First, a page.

Front-month live cattle were only slightly lower today while feeder cattle rallied. Cash trade has been reported in the South at 135, steady with yesterday but a dollar lower than last week’s weighted average, and Northern dressed deals at 225, 2 dollars lower than last week’s average. Boxed beef was lower this morning with choice down 0.65 and select down 0.61, but the overall trend remains higher pointing to strong beef demand. Cattle weights have been declining in the extreme heat causing packers to purchase more animals which is keeping slaughter pace brisk. Feeder cattle are trending higher as interest in feeders and calves at sale barns is growing, while supplies remain tight. We may be in a time frame where higher grains don’t necessarily mean lower feeder cattle due to the limited supply. Aug live cattle are sitting below resistance, which is near 138.42, the top of their Bollinger Band, and Aug feeders are over 3 dollars below their resistance level at 182.70.

LEAN HOG HIGHLIGHTS: Hog futures rallied today with cash showing a massive jump from the previous day. Aug gained 1.625 to 118.600 and Oct gained 2.800 to 96.450.

Cash surged higher yesterday afternoon and this morning, with the gains from yesterday at 7.56 on top of gains this morning of 13.01 bringing the cash average to 129.06, a huge premium to Aug futures. Aug futures and cash had previously been well in sync, and now with Aug at nearly an 11-dollar discount to cash, the upside has significantly more potential as the contract nears first notice. The cutout was 1.19 lower which had little effect on futures following the cash news. The gap between Aug and Oct seems to be in the process of getting smaller as Oct began to gain on the front month today. Oct futures have plenty of upside potential as they are at nearly a 33-dollar discount to cash. The jump in cash is likely linked to the extreme heat as the animals struggle to keep weight on and packers decide they need to buy them now before weights fall any further. Aug hogs are hovering right below resistance at the top of their Bollinger Band near 120.73, and the trend continues higher.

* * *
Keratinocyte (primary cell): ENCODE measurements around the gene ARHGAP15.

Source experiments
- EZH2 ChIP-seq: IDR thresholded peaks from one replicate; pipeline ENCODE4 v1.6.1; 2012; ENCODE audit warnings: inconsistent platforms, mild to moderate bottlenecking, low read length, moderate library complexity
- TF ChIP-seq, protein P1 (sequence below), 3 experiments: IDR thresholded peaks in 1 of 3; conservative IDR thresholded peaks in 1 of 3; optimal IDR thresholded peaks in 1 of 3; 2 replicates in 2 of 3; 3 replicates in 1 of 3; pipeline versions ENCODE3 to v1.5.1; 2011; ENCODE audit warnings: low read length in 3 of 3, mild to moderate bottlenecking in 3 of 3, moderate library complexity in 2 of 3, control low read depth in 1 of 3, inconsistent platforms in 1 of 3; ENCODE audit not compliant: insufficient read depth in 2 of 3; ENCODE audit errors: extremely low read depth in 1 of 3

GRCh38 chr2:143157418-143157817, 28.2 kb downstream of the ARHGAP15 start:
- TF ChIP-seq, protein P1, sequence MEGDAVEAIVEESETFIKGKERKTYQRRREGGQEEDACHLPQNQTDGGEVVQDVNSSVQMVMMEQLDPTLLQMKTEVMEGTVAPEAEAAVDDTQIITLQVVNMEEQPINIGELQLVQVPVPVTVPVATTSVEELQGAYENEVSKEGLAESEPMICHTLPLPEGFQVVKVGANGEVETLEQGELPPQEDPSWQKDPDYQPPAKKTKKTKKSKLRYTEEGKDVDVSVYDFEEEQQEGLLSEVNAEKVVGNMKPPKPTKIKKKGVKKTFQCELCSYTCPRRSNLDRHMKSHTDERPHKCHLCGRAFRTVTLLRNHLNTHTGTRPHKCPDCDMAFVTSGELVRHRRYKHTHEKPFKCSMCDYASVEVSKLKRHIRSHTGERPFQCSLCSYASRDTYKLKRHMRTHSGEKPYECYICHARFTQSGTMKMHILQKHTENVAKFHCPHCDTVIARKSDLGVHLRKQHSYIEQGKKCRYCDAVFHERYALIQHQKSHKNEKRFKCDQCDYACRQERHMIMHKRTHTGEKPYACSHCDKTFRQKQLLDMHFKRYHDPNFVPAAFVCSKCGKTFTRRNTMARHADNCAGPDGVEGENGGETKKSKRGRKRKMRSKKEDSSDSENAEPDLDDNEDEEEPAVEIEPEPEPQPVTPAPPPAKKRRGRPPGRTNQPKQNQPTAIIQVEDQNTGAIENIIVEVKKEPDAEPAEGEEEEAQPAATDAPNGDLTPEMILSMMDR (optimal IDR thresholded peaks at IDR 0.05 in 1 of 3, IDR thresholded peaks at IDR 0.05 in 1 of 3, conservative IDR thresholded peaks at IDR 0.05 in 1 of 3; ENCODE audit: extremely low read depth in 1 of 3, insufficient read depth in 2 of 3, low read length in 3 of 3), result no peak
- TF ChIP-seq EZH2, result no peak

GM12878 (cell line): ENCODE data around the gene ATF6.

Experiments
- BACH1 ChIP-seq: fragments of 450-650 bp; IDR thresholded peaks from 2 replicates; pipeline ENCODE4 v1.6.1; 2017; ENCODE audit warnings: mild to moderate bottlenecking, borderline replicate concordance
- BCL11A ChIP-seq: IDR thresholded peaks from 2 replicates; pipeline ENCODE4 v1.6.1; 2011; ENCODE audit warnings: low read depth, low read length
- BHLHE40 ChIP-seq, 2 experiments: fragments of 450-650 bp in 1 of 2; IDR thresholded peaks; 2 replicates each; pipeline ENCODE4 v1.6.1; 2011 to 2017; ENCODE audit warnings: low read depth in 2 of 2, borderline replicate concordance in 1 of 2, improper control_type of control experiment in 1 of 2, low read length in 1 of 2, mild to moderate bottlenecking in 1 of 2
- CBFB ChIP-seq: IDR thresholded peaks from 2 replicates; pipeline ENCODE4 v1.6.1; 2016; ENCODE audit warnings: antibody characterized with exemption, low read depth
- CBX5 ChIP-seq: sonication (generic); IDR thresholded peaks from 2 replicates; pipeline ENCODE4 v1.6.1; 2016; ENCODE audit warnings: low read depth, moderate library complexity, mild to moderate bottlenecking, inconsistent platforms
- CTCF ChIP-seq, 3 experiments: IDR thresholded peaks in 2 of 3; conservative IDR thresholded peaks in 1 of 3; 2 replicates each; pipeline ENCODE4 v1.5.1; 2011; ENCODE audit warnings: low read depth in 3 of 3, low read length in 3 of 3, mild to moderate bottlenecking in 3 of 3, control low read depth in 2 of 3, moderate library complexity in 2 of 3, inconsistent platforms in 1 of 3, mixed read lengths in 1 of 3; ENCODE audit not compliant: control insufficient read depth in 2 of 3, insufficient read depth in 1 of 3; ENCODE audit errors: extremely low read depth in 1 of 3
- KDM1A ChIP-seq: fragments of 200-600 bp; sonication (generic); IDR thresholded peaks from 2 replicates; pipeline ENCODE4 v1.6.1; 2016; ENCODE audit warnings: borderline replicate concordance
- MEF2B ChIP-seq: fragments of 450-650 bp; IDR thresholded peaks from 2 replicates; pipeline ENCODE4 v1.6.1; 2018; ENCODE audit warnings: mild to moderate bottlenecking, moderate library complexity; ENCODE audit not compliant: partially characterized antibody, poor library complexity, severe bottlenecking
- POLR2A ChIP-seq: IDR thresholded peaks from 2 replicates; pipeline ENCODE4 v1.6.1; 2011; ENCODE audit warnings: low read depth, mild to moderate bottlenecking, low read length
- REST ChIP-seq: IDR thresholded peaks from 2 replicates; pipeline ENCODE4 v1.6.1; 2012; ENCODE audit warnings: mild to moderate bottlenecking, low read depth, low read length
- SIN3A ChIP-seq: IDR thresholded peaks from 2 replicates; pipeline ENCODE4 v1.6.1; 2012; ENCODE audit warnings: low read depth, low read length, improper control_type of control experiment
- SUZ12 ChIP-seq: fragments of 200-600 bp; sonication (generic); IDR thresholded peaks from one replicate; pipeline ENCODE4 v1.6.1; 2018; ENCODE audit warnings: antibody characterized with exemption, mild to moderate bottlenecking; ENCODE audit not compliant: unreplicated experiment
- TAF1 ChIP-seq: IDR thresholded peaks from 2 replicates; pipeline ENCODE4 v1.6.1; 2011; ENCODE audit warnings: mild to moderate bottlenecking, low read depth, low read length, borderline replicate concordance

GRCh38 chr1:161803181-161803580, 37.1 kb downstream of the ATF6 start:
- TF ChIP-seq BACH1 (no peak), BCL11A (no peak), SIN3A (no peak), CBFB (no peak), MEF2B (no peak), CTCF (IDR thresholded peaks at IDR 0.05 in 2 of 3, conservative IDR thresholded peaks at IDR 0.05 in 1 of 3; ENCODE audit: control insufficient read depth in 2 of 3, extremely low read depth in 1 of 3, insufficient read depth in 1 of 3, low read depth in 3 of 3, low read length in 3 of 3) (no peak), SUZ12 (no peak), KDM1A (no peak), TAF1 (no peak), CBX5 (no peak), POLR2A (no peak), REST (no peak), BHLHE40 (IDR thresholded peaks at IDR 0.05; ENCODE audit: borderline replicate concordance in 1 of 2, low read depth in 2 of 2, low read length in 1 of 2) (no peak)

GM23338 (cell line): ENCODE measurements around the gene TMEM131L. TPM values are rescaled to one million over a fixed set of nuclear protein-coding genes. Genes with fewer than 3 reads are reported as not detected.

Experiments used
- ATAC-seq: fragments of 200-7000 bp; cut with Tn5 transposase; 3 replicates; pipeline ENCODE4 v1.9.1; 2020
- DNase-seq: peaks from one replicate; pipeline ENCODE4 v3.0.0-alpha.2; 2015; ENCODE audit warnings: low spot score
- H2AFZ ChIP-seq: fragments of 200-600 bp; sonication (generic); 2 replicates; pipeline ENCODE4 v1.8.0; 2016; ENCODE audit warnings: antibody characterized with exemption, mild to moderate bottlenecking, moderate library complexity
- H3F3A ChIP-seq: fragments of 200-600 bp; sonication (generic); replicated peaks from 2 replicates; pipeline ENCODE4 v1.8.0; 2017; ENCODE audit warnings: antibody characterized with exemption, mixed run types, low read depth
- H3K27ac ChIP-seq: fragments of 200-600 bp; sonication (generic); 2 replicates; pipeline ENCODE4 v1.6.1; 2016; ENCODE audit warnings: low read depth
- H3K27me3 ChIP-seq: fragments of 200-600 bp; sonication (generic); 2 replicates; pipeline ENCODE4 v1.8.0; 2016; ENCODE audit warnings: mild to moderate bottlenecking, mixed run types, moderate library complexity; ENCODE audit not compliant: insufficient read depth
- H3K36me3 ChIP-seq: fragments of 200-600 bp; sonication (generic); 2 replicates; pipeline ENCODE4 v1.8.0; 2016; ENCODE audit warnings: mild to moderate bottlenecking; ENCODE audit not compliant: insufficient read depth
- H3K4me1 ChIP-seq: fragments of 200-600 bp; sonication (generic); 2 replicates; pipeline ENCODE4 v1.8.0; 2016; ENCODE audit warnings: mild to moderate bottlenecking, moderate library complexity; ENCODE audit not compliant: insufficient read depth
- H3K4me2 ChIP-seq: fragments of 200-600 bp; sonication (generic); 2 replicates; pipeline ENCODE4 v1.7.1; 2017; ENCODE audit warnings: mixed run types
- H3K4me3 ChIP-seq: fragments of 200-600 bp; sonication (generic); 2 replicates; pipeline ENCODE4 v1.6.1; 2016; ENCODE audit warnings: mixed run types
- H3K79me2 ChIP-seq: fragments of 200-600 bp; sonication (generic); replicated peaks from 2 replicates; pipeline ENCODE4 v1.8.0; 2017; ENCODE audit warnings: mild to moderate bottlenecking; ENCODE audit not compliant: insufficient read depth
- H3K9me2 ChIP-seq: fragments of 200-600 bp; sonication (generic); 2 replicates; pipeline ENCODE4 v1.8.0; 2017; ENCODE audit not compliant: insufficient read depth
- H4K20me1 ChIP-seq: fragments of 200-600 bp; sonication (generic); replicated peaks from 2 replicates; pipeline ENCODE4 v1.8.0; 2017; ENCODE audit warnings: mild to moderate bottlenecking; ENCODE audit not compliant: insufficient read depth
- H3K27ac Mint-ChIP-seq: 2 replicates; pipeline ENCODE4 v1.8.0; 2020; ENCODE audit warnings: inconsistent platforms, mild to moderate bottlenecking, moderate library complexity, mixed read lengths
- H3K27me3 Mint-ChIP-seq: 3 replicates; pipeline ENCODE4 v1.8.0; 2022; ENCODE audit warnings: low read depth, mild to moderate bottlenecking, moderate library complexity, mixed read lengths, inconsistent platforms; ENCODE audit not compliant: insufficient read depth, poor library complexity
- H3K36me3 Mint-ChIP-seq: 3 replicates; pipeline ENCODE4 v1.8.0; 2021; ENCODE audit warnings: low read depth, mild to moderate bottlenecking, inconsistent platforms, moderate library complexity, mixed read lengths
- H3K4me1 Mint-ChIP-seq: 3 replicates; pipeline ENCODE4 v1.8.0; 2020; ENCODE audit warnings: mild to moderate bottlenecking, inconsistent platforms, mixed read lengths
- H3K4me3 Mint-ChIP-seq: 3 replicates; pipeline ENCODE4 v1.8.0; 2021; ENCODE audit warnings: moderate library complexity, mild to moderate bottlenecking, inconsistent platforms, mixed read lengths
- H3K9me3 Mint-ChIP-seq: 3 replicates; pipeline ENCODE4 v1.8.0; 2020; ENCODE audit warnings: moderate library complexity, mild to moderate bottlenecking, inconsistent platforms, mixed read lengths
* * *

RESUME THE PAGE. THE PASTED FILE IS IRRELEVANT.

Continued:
DAIRY HIGHLIGHTS: Class III milk futures saw a continuation of yesterday’s strong up session in the early going today, with contracts bid up double digits before the spot trade. Dairy product sellers were active in four out of the five spot product sessions, however, and early gains quickly turned red. With cheese blocks offered 6c lower and cheese barrels down 3.25c, Class III quickly turned lower. Losses across the board include August down 50c to $20.67 and September down 42c to $20.32. The Class IV trade had a strong session, as buyers supported with the butter trade up 3.50c to $2.9925/lb. It looks like butter might take another crack at pushing through the elusive $3.00/lb level. Butter inventories are still bullish, down about 20% from last year’s levels.

Total Farm Marketing and TFM refer to Stewart-Peterson Group Inc., Stewart-Peterson Inc., and SP Risk Services LLC. Stewart-Peterson Group Inc. is registered with the Commodity Futures Trading Commission (CFTC) as an introducing broker and is a member of the National Futures Association. Stewart-Peterson Inc. is a publishing company. SP Risk Services LLC is an insurance agency. A customer may have relationships with all three companies. TFM Market Updates is a service of Stewart-Peterson Inc. Futures and options trading involve significant risk of loss and may not be suitable for everyone. Therefore, carefully consider whether such trading is suitable for you in light of your financial condition.


Bryan Doherty